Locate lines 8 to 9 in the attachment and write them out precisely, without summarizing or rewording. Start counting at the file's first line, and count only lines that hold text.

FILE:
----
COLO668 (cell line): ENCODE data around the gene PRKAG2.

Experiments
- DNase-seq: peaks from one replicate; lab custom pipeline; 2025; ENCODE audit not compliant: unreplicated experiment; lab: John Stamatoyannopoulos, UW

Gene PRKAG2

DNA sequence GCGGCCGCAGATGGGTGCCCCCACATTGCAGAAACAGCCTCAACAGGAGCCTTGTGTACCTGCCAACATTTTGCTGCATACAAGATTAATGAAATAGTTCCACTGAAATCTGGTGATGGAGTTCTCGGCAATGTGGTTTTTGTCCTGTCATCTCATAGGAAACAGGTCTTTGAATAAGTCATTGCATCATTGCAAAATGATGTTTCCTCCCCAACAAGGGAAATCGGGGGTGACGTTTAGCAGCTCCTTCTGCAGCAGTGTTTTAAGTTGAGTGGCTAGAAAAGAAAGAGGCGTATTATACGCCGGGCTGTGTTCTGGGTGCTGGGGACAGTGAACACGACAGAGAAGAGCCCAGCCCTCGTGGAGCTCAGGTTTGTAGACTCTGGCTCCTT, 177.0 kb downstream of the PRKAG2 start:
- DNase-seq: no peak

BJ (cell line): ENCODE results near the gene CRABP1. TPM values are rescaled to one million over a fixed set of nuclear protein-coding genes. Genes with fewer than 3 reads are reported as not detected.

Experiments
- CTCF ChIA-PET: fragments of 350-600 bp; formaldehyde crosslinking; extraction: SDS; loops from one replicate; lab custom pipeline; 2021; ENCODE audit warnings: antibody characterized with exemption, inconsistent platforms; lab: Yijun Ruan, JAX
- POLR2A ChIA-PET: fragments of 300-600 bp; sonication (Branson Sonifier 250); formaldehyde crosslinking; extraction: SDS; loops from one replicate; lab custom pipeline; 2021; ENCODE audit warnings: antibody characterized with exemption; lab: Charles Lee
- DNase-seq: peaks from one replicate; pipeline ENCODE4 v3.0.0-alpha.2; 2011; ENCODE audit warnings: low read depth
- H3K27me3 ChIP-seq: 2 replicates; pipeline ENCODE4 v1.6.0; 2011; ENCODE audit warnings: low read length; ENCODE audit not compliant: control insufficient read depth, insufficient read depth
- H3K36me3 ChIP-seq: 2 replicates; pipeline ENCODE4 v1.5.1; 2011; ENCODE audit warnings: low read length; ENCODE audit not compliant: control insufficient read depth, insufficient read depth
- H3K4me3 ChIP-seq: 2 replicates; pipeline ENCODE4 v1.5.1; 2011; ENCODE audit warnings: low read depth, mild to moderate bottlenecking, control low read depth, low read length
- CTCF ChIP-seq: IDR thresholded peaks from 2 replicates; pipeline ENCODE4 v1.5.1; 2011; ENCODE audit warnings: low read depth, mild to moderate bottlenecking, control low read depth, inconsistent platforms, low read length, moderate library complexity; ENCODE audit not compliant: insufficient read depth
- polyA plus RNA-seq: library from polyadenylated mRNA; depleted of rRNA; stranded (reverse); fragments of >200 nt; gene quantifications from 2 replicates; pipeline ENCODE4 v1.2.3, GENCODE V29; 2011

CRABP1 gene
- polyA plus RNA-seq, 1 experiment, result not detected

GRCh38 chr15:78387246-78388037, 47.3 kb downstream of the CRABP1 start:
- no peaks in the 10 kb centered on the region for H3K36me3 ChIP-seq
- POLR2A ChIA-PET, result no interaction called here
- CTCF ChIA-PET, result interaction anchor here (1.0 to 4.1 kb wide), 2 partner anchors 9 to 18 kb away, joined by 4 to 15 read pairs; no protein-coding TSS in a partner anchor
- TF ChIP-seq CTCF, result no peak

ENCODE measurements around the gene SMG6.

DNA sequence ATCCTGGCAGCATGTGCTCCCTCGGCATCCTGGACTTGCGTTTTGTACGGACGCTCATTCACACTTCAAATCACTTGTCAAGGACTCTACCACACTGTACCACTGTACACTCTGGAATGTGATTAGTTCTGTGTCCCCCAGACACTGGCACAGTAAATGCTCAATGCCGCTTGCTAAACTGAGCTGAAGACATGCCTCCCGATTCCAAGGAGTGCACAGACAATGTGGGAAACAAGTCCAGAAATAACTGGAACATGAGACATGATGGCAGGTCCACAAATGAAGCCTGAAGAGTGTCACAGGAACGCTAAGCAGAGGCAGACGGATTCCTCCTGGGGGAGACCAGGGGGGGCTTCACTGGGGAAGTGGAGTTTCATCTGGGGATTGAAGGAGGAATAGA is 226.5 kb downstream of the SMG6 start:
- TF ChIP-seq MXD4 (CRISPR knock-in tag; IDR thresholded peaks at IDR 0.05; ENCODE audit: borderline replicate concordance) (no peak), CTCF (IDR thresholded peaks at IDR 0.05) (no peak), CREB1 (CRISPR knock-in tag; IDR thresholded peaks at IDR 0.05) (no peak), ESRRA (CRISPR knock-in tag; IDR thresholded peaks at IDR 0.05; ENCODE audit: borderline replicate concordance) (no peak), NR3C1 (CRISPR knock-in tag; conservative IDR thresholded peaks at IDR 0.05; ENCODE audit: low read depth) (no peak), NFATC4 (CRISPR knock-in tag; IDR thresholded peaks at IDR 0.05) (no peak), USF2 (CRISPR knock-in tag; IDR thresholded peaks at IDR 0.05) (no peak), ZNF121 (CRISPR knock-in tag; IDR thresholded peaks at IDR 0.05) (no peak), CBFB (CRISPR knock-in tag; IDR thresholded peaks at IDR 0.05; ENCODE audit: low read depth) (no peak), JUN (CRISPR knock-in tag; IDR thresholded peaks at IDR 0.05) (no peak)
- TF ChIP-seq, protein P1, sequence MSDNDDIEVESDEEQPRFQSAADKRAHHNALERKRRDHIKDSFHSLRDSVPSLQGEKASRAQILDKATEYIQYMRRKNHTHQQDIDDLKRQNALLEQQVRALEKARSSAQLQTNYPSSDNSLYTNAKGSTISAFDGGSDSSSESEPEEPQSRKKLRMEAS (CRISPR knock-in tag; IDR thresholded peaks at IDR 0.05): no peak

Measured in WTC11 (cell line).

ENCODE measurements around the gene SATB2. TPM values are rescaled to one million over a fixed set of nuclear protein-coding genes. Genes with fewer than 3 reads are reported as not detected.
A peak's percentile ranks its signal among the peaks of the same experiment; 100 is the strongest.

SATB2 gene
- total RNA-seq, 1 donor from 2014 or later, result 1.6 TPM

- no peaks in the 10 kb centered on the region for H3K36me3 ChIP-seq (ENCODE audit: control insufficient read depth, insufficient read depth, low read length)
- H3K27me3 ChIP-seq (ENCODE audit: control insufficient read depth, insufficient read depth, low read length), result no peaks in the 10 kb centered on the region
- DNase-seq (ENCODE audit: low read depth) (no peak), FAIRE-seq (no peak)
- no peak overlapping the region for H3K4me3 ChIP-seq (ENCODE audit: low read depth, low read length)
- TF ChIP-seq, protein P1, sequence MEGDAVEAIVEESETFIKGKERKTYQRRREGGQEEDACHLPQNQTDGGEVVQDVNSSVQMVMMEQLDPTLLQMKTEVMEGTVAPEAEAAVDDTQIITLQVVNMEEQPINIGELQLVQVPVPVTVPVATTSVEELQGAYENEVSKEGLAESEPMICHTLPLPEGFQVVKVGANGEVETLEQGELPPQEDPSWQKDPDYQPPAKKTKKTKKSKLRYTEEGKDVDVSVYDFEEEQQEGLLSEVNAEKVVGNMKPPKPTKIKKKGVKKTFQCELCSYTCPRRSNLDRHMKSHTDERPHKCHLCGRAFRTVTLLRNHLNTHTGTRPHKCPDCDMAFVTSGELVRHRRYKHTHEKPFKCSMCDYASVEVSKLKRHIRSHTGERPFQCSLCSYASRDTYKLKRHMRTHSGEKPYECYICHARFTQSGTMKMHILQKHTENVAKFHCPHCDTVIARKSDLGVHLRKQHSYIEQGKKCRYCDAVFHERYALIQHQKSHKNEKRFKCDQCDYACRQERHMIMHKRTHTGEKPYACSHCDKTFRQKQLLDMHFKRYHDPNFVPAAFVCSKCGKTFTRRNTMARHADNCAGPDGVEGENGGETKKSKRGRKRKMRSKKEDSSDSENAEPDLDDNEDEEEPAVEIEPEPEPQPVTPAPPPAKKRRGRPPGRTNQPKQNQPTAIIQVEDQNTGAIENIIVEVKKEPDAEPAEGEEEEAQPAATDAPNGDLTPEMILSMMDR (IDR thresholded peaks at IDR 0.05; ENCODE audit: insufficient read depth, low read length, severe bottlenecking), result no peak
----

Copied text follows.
Experiments
- CTCF ChIA-PET: fragments of 350-600 bp; formaldehyde crosslinking; extraction: SDS; loops from one replicate; lab custom pipeline; 2021; ENCODE audit warnings: antibody characterized with exemption, inconsistent platforms; lab: Yijun Ruan, JAX